Monday, August 23, 2010

Missionary Monday - Transportation

Most of you will never come to Ukraine {though I wish you would!}, so "Missionary Monday" will also be dedicated to teaching you about the culture and things we see here.

For example, in a church that runs about 120 in both hearing and deaf services, there are less than a handful of people who own cars other than the missionaries. In the picture below, you can see our church and church parking lot... Still looking for the church parking lot? Well, we don't have one! And, we don't need one! Our church is located on the corner of a neighborhood block, so we just park along-side the church building and have never once... not ONE Sunday.... had a problem with not having enough parking spaces!

Most of our people depend on public transportation, which costs about 40 cents to ride. We have taken public transportation hundreds of times, and we even lived almost an entire year without a car. (This was by choice. We were rookies to the mission field and wanted to be immersed amongst the people to learn their culture and language.)
We have owned several different cars since living in Ukraine. Now, before you start thinking we are rich, you have to understand that buying/selling vehicles in Ukraine is also very different. When you drive a new car off of a car lot in America, it immediately devalues by several thousand dollars. Here in Ukraine, that is not so. In fact, vehicles actually gain value with time here. We have bought several cars here that we drove for a couple of years and then sold for nearly the same price we bought them for. Not bad, huh?
The car we currently own in Ukraine
Now, Ukrainians have a different taste and style of vehicles. One popular type of car here is what I call the "boxey" car. About 1 in 5 cars here {yes, I have counted... while hubby drives, I look around and observe!) is a "boxey" car. It is hard to tell without getting close if the "boxey" cars are old or new because each year they keep making this same model without updating the look. So, you can be sitting in a parking lot with cars that look exactly alike but are 30 years different in age. Even though our car is not one of the "boxey" versions, it is certainly a Russian-made brand. These cars are much less expensive for us than the European vehicles, the parts are much easier to find, and mechanics here are much more familiar with these cars. I do not know if we will ever own a "boxey" car, but we will most likely always drive a Russian-made car here. Vehicles are driven very much past their "expiration date" here. Certainly there are laws about safety of cars on the road, but clearly these laws are not fully enforced.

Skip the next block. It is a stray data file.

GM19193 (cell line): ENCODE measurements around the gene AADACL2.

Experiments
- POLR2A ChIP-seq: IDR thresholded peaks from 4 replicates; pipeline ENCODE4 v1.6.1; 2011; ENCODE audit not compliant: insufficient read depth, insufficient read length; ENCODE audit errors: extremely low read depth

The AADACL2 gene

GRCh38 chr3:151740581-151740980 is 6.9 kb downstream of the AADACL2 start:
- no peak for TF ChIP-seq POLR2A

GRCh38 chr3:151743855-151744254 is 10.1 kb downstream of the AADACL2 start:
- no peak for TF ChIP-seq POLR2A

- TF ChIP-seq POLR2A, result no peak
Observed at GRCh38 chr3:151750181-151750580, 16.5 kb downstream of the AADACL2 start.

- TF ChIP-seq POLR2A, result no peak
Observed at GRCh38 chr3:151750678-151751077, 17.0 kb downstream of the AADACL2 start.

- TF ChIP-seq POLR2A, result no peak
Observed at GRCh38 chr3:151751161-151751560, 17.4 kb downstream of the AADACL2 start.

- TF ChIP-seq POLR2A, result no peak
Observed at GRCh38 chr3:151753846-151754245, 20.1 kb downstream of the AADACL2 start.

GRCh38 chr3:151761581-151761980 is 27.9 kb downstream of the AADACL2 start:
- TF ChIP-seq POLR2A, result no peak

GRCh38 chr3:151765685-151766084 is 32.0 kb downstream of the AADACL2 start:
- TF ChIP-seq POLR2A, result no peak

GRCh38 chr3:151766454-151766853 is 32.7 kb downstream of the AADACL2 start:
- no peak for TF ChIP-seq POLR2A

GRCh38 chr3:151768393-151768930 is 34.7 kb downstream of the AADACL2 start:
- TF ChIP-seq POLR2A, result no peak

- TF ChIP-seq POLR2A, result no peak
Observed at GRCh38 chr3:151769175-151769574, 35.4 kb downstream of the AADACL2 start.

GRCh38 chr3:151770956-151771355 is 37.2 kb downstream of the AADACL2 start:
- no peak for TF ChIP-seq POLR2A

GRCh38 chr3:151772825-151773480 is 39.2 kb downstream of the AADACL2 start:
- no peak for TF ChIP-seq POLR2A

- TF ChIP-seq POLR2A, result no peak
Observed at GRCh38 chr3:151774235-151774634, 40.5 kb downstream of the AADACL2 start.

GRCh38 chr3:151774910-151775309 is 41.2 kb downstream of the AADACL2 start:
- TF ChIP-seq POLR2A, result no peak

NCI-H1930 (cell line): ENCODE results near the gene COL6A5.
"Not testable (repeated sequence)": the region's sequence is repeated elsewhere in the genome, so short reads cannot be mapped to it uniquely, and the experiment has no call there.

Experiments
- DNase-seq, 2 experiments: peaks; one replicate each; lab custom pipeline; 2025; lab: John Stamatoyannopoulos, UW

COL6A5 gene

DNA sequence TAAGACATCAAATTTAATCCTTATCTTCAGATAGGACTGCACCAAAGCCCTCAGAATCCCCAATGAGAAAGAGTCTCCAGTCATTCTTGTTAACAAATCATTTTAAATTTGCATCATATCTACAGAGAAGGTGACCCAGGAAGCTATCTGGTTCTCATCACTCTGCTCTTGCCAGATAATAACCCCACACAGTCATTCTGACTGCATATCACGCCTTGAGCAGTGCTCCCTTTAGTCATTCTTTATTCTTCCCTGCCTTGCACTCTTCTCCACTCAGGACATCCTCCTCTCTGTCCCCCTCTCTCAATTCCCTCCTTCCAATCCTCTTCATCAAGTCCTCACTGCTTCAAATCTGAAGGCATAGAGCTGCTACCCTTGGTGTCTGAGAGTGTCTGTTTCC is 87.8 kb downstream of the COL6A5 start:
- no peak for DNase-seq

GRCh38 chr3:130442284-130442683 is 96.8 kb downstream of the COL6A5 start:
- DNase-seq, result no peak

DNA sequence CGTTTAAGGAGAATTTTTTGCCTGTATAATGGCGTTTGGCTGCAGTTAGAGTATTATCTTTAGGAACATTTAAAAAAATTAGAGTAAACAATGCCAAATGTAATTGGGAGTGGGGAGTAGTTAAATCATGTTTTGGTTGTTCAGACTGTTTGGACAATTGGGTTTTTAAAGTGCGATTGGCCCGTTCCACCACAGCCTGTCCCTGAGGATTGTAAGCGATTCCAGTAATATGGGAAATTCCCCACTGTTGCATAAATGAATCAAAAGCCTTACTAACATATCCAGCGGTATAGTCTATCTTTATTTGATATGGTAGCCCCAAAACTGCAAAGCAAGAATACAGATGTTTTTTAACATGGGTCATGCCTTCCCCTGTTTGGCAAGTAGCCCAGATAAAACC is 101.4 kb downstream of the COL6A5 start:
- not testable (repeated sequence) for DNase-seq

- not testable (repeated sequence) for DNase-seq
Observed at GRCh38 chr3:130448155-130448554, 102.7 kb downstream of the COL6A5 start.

Sometimes we get quite the entertainment out of watching vehicles ride down the road. Just a few weeks ago, though, after eight years of "vehicle observation" even I was even impressed at a new sight. I was driving and pulled behind a car that was completely without windows or tail lights. In fact, there was a two-liter bottle sticking out of the place where one of the tail lights was supposed to be. My American guest, Tiffany, and I gawked at the sight. Even I couldn't believe it! However, when I pulled around this car, we both burst out laughing when we realized that, even though this car had a driver, someone was pulling it! Whew, was I relieved...

Even though we do see fine equipment from time to time, it is more common to see an old "grandpa" tractor like this, still working hard: And, how about the time we went to a Ukrainian wedding and followed behind the groom's brothers to the reception, who were both riding together in their finest clothing like this?: Below is the bus that comes out to our village three times a day (about every 5 hours) during the winter months. During the summer months, a larger bus comes four times a day (about every 4 hours). I am looking forward to showing you our bus stop here in the village in a future post! Can you imagine having to depend on transportation that only comes by every 4-5 hours?!
Yes, and sometimes you even see very expensive cars here, like the one below (a couple of our church ladies are posing by it... and drooling...!)
The only transportation law we have here for kids is that they have to be in the backseat until the age of 10, I believe. Seat belts are optional.... except in our car where Dad and Mom make the rules.